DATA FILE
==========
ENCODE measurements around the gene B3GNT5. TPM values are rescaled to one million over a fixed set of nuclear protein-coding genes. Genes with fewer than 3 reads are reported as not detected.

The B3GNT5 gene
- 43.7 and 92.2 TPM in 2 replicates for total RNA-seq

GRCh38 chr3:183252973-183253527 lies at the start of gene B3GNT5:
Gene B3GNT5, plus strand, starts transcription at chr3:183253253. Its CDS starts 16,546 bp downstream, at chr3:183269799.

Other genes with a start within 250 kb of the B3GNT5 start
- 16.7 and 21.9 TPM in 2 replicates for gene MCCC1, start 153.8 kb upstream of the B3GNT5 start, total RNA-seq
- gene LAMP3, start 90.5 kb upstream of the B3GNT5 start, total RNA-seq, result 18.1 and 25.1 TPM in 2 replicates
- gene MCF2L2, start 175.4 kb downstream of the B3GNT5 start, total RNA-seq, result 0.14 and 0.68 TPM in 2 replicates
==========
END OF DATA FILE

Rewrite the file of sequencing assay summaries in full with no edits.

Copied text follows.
ENCODE measurements around the gene B3GNT5. TPM values are rescaled to one million over a fixed set of nuclear protein-coding genes. Genes with fewer than 3 reads are reported as not detected.

The B3GNT5 gene
- 43.7 and 92.2 TPM in 2 replicates for total RNA-seq

GRCh38 chr3:183252973-183253527 lies at the start of gene B3GNT5:
Gene B3GNT5, plus strand, starts transcription at chr3:183253253. Its CDS starts 16,546 bp downstream, at chr3:183269799.

Other genes with a start within 250 kb of the B3GNT5 start
- 16.7 and 21.9 TPM in 2 replicates for gene MCCC1, start 153.8 kb upstream of the B3GNT5 start, total RNA-seq
- gene LAMP3, start 90.5 kb upstream of the B3GNT5 start, total RNA-seq, result 18.1 and 25.1 TPM in 2 replicates
- gene MCF2L2, start 175.4 kb downstream of the B3GNT5 start, total RNA-seq, result 0.14 and 0.68 TPM in 2 replicates